Figures

FIG 1
FIG 1
Construction of the pARR plasmid. Sigma’s TargeTron vector pACDK4-C was altered for experimentation in Rickettsia. The selectable marker cat and the intron kanamycin RAM marker were removed and replaced with bla and Rparr-2, respectively. The T7 promoter was removed and replaced with a multiple cloning site (MCS) to create pARL-C. The strong rickettsial rpsL promoter was cloned into the MCS to create pARR.
FIG 2
FIG 2
Intron insertion into ompA. (A) The insertion target for the group II intron was 312 bp downstream of the ompA start site. DNA primers flanking ompA312 were used for identification and sequencing of R. rickettsii transformant plaques. Sequence data of the intronic disruption of ompA revealed a stop codon in the open reading frame 354 bp downstream of the ompA start site, predicting a truncated 116-amino-acid rOmpA protein lacking the passenger and autotransporter domains. (B) PCR amplification was performed to identify initial ompA mutants. With the correctly targeted insertion present, ompA produces a band 1,400 bp larger than the wild-type band.
FIG 3
FIG 3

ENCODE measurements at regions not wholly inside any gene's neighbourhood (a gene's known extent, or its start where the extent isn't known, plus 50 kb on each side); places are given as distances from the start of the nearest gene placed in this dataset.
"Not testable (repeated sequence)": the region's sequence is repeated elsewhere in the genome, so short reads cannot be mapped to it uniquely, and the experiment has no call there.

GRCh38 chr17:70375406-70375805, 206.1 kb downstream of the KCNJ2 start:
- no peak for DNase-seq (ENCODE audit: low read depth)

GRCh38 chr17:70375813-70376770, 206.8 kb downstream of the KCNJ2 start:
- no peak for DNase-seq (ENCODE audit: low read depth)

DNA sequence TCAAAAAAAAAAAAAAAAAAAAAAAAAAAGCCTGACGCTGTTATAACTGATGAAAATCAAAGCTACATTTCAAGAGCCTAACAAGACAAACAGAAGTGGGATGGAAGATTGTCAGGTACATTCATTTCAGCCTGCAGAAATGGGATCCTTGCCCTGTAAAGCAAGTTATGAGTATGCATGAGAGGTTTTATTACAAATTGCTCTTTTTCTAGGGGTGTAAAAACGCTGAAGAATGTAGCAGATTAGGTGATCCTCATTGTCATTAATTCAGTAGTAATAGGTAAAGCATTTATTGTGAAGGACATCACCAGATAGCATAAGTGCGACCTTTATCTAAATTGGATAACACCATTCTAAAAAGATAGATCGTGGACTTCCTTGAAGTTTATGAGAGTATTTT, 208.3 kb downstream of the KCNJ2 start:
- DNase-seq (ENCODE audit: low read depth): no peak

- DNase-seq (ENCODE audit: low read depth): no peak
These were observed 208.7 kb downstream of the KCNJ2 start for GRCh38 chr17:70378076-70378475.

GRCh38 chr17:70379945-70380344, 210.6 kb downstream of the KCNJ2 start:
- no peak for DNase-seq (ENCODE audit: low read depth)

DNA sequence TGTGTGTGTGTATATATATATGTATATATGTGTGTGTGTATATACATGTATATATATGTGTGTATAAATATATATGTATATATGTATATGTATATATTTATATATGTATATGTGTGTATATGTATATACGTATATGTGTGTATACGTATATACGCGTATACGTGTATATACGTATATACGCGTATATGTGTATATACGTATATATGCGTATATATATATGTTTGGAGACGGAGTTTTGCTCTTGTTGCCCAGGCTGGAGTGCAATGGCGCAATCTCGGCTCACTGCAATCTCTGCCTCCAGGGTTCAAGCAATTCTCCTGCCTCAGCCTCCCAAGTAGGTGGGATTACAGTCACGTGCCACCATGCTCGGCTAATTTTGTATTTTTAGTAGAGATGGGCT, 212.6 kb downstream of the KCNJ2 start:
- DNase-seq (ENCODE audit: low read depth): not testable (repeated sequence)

Characterization of R. rickettsii Sheila Smith and Sheila Smith ompA::int312. (A) SDS-PAGE gel stained with Coomassie brilliant blue. Protein lysates were equalized to 1 × 107 rickettsiae per lane. No rOmpA (210 kDa) was detected in Sheila Smith ompA::int312 or Iowa (open arrow) but was detected in Sheila Smith. rOmpB was identified in all three samples. Sheila Smith and Sheila Smith ompA::int312 displayed the postprocessed 120-kDa and 32-kDa rOmpB subunits (black arrows), while Iowa displayed the characteristic defective processing of rOmpB, with the predominant form as the unprocessed 168-kDa precursor. Molecular masses (in kilodaltons) are noted at the left. (B) Immunofluorescence of R. rickettsii using a species-specific polyclonal antibody and a monoclonal antibody specific to rOmpA. Vero cell monolayers on coverslips were infected with R. rickettsii Iowa, Sheila Smith, or Sheila Smith ompA::int312 and probed with MAb 13-3 to rOmpA. No rOmpA was detected in any sample of Iowa or Sheila Smith ompA::int312. (C) Protein lysates normalized to 1 × 107 rickettsiae per lane were resolved on a 10% polyacrylamide gel, transferred to nylon membranes, and blotted with MAb 13-3 specific to rOmpA. No rOmpA was detected in any sample except Sheila Smith. Molecular masses (in kilodaltons) are noted at the right. (D) Southern hybridization of 5 µg of purified genomic DNA from the ompA::int312 mutant and Sheila Smith and linearized pARR plasmid DNA using α-P32-labeled probe specific to the intron marker Rparr-2. No bands were detectable in the Sheila Smith lane, while a single band was detected in Sheila Smith ompA::int312 and linearized-pARR lanes.